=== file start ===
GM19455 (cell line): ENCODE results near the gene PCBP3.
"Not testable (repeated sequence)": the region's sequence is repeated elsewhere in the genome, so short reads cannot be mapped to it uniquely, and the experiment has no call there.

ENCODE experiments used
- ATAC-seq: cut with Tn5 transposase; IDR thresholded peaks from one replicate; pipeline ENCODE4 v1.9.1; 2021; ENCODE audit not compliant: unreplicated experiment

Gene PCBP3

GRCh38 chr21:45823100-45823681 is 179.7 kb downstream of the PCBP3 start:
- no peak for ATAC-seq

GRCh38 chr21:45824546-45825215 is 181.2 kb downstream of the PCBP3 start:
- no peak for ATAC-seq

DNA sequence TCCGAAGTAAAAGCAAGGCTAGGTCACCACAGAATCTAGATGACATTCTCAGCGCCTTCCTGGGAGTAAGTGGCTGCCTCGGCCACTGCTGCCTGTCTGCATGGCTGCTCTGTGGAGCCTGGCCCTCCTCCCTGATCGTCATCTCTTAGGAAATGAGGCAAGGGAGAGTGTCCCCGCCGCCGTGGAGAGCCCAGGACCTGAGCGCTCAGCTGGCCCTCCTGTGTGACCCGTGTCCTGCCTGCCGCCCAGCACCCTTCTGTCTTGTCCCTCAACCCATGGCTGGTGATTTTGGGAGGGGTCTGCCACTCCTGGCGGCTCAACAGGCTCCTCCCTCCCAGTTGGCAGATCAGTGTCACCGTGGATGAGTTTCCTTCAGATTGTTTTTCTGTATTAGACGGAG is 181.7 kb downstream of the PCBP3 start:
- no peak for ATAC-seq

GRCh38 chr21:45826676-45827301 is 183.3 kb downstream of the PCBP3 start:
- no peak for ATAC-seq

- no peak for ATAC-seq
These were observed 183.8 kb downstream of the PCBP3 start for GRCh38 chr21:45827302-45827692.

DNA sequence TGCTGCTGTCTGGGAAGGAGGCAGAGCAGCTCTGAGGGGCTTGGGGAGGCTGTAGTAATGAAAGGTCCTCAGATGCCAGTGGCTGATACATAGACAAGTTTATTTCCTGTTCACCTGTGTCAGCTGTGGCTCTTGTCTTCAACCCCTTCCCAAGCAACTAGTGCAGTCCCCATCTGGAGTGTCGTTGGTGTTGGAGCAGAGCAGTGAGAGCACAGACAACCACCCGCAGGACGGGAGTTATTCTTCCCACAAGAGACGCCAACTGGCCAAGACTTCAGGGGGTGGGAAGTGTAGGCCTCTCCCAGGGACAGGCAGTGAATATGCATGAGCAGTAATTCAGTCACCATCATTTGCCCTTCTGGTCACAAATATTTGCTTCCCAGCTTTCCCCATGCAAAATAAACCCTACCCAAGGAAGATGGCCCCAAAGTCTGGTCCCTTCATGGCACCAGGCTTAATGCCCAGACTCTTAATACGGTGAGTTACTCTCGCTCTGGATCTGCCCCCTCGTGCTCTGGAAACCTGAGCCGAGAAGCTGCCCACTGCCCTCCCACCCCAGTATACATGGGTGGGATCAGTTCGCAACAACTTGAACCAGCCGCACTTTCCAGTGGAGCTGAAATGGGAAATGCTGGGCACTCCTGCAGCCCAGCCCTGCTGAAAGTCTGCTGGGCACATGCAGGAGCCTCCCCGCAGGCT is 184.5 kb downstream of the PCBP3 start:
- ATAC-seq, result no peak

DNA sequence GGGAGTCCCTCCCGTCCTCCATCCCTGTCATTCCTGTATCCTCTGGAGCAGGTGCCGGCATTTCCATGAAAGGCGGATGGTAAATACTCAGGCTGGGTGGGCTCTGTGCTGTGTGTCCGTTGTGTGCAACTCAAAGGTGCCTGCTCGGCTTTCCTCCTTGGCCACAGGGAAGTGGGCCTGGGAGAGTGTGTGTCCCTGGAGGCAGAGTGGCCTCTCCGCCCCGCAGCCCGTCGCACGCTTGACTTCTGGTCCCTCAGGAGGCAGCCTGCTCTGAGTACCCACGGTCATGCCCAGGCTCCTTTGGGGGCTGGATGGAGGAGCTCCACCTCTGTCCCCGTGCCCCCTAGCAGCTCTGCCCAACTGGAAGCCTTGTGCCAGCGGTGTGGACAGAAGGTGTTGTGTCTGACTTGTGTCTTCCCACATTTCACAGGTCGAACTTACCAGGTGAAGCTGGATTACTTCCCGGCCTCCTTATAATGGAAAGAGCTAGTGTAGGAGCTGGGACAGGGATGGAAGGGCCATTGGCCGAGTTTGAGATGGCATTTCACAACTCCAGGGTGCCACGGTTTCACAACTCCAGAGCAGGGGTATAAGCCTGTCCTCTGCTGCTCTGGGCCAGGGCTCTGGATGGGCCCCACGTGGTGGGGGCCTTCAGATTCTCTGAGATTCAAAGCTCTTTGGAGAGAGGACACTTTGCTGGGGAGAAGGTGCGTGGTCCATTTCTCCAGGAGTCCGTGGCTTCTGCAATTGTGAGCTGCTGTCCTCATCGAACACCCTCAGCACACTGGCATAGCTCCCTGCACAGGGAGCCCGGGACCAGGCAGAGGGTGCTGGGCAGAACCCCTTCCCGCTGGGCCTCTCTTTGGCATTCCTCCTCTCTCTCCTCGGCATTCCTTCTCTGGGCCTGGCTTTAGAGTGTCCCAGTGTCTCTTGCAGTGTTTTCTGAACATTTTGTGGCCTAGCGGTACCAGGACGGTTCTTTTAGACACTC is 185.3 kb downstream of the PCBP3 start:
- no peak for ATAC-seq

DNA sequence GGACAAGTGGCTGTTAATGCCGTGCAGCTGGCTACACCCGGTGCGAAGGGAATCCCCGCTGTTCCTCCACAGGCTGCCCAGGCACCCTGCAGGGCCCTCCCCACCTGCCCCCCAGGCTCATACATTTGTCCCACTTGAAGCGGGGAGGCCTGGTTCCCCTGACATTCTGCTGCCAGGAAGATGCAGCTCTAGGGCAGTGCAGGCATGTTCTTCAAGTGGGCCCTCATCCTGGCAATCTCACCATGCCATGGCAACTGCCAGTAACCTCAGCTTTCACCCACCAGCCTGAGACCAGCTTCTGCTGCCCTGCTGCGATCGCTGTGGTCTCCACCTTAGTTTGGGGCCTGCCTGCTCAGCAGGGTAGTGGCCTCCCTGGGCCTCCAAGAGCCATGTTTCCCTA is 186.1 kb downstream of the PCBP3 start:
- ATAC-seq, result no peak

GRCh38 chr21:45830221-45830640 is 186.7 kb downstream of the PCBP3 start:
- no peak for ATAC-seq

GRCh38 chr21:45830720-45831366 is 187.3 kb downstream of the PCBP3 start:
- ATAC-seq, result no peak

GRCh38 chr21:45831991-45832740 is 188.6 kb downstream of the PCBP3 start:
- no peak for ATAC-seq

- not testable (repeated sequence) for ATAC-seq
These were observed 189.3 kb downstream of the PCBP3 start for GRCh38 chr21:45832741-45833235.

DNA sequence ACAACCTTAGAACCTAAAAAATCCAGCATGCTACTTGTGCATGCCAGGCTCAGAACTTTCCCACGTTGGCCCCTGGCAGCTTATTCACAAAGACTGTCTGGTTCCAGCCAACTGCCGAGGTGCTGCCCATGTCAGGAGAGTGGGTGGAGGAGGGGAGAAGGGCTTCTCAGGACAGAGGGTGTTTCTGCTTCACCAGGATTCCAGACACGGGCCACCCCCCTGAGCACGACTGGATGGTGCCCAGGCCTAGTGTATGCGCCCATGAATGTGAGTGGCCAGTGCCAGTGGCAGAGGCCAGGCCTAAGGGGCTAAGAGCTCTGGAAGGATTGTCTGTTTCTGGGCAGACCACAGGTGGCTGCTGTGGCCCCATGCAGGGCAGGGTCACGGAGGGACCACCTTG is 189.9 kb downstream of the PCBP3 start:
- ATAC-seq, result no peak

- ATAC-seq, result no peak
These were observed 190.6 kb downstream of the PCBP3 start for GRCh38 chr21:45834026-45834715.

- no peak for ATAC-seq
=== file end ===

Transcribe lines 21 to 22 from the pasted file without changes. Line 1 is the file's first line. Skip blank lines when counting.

- ATAC-seq, result no peak

GRCh38 chr21:45830221-45830640 is 186.7 kb downstream of the PCBP3 start: